Sudbury

6th wave a sign COVID-19 to be around for 'foreseeable future', say public health officials

Public health officials in northeastern Ontario said the sixth wave of COVID-19 hasn't hit all corners of the region yet, but is a sign the virus will be with us for the "foreseeable future."

Sunshine List reveal rising personnel costs at health units, largely due to pandemic overtime

While public officials across Ontario are heralding the coming of the sixth wave of COVID-19, it has yet to hit in some parts of the northeast. (Erik White/CBC )

Public health officials in northeastern Ontario said the sixth wave of COVID-19 hasn't hit all corners of the region yet, but it is a sign that the virus will be with us for the "foreseeable future."

Dr. Penny Sutcliffe, medical officer of health for Public Health Sudbury and Districts, said while sewer testing is showing an upswing in the virus, hospitalizations, reported cases and other signs of COVID-19 are "slightly trending down." However, she said that without regular testing, it is somewhat of an "educated guess."

Sutcliffe said COVID-19 will be with us for years to come, and there will be "ups and downs" like the rise of the new Omicron subvariant BA.2, which has yet to be detected in her districts. 

In Timiskaming, acting medical officer of health Dr. Glenn Corneil said COVID-19 activity has been rising in the last two weeks, with a record for hospitalizations being set last week.

He said he supports calls for a rollout of a fourth dose of vaccine for the general public, even though the number of people who have rolled up their sleeves for the third dose are still "not at the levels that we need."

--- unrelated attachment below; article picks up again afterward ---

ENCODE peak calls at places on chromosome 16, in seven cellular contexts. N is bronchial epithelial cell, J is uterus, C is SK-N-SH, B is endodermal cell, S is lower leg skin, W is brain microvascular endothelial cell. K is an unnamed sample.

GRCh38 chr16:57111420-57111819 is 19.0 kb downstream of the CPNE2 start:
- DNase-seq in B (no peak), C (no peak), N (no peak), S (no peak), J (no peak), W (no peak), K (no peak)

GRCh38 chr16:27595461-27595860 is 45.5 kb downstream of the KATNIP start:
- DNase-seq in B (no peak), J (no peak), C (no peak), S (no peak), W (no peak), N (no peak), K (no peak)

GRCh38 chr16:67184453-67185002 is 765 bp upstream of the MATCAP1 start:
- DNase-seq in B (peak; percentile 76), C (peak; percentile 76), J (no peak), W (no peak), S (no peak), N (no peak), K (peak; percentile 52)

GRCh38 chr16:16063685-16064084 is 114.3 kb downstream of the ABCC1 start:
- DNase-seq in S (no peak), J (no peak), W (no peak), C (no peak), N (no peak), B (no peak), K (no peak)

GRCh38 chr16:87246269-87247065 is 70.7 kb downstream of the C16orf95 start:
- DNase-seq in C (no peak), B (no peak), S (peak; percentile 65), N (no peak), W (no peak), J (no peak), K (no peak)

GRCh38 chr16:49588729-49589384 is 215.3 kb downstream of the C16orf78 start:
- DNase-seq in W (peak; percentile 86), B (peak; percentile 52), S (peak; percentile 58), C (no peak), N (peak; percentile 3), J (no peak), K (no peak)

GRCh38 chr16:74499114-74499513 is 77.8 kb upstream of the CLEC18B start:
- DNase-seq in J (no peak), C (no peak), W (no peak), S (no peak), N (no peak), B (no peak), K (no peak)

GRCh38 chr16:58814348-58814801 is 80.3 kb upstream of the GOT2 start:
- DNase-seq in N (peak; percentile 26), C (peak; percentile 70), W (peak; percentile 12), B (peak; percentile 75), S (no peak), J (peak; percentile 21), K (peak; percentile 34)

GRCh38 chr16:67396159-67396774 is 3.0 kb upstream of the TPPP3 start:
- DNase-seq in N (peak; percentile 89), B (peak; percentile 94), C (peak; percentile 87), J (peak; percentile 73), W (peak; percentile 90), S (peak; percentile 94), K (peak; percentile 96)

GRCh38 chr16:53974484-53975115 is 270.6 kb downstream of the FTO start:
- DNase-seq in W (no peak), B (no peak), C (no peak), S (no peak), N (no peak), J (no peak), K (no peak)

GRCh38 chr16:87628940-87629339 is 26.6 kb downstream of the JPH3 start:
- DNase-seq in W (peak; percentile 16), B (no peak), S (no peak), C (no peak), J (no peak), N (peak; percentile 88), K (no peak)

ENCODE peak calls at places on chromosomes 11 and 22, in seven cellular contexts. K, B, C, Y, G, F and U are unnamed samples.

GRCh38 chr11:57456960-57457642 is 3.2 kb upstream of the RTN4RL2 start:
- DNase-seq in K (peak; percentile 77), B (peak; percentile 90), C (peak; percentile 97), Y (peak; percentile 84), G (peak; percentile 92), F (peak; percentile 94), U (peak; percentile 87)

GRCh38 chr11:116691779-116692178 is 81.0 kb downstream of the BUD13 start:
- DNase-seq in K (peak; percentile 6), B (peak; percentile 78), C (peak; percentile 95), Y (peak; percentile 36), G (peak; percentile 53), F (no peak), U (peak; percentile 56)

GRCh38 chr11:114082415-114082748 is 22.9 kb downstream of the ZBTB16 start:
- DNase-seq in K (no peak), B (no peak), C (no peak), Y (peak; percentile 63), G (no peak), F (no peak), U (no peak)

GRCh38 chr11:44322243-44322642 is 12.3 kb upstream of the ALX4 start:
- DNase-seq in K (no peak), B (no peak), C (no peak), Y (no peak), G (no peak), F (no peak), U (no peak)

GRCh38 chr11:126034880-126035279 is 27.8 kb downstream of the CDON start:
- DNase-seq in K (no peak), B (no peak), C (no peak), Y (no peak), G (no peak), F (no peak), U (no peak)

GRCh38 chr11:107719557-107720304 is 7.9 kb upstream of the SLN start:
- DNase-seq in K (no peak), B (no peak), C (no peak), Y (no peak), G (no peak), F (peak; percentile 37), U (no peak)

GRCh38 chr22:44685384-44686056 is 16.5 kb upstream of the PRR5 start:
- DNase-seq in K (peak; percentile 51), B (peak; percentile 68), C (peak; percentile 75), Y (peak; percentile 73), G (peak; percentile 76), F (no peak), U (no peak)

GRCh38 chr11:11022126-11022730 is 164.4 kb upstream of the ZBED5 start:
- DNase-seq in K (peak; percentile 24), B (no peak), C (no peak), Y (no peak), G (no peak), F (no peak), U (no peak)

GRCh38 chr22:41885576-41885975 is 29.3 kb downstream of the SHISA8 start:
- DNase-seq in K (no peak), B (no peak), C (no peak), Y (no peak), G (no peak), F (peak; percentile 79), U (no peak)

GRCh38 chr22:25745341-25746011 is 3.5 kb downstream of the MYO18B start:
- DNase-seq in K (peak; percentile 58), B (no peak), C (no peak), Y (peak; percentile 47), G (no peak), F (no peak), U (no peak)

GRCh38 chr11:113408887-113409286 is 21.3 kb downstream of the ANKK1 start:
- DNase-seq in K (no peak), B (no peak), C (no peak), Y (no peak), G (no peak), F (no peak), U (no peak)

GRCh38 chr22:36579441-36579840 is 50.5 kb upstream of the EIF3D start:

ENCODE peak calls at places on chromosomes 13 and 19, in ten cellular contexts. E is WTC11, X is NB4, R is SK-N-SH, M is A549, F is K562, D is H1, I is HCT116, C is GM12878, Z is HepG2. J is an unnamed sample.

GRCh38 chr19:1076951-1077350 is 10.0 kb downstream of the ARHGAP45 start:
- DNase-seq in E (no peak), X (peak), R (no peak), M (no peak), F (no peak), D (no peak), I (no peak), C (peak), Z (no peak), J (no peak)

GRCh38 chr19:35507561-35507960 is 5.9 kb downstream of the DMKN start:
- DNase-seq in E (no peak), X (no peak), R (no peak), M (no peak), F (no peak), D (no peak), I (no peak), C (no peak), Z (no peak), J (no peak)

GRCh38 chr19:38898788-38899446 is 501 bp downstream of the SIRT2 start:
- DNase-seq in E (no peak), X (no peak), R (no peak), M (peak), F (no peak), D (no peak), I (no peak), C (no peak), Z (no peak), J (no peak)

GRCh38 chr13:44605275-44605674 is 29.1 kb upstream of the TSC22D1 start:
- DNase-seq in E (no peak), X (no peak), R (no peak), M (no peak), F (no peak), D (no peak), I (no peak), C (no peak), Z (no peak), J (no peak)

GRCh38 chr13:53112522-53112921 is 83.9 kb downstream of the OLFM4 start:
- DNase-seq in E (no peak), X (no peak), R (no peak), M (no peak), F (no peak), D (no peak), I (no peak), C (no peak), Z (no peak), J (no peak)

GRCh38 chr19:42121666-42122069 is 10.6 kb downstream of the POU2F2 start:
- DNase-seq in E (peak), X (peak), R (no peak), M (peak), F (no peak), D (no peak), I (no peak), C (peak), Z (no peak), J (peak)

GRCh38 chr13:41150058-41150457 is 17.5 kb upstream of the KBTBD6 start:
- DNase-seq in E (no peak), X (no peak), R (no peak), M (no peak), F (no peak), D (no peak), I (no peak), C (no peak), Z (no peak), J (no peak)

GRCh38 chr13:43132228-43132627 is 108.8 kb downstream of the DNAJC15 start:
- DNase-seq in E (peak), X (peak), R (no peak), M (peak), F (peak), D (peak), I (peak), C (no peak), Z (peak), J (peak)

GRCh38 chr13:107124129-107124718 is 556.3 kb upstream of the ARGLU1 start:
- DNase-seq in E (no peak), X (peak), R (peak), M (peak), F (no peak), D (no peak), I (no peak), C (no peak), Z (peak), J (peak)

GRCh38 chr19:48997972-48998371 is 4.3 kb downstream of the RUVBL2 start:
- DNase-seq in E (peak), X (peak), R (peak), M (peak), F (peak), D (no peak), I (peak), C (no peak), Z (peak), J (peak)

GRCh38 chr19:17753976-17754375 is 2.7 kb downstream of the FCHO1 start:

"We continue to encourage, we continue to be open," said Corneil. 

Dr. Glenn Corneil, acting medical officer of health for the Timiskaming Health Unit, says COVID-19 activity has been rising in the last two weeks, with a record for hospitalizations set last week. (Facebook/Timiskaming Health Unit)

In recent weeks, we've gotten a better picture of the cost of the pandemic in the northeast thanks to the annual public salary disclosure of provincial workers who make more than $100,000 per year, commonly known as the Sunshine List.

Sutcliffe's 2021 take-home pay of $800,000 made headlines in Sudbury and had her explaining that the figure includes overtime from both 2020 and 2021.

She told CBC that Sudbury health unit employees worked some 61,000 hours of overtime last year, the equivalent of 34 full-time positions.

The Sunshine List also showed that in 2019, there were 29 workers at Public Health Sudbury and Districts earning a total of $2.1 million, but that figure has swollen to 60 employees taking home a total of $8.7 million in 2021.

"I think what these numbers tell us is the sheer volume and intensity of the work on the back of our public health employees," Sutcliffe said. 

"Frankly [they] haven't asked if they should or if they could or what they'd get in return... They've been there and then ask questions later."

Dr. Penny Sutcliffe, medical officer of Health with Public Health Sudbury and Districts, expects COVID-19 to be with us for years to come, and there will be 'ups and downs.' (Submitted by Public Health Sudbury and Districts)

Other health units in the northeast did not see such dramatic increases in salary costs.

Employees of Algoma Public Health earning more than $100,000 made $3.2 million last year, which has doubled over the course of the pandemic.

North Bay-Parry Sound medical officer of health Dr. Jim Chirico saw his salary go up $60,000 last year, while his counterpart in the Porcupine health district, Dr. Lianne Catton, saw her take-home pay jump from $362,000 in 2020 to $594,000 last year.

ABOUT THE AUTHOR

Erik White

journalist

Erik White is a CBC journalist based in Sudbury. He covers a wide range of stories about northern Ontario. Connect with him on Twitter @erikjwhite. Send story ideas to erik.white@cbc.ca

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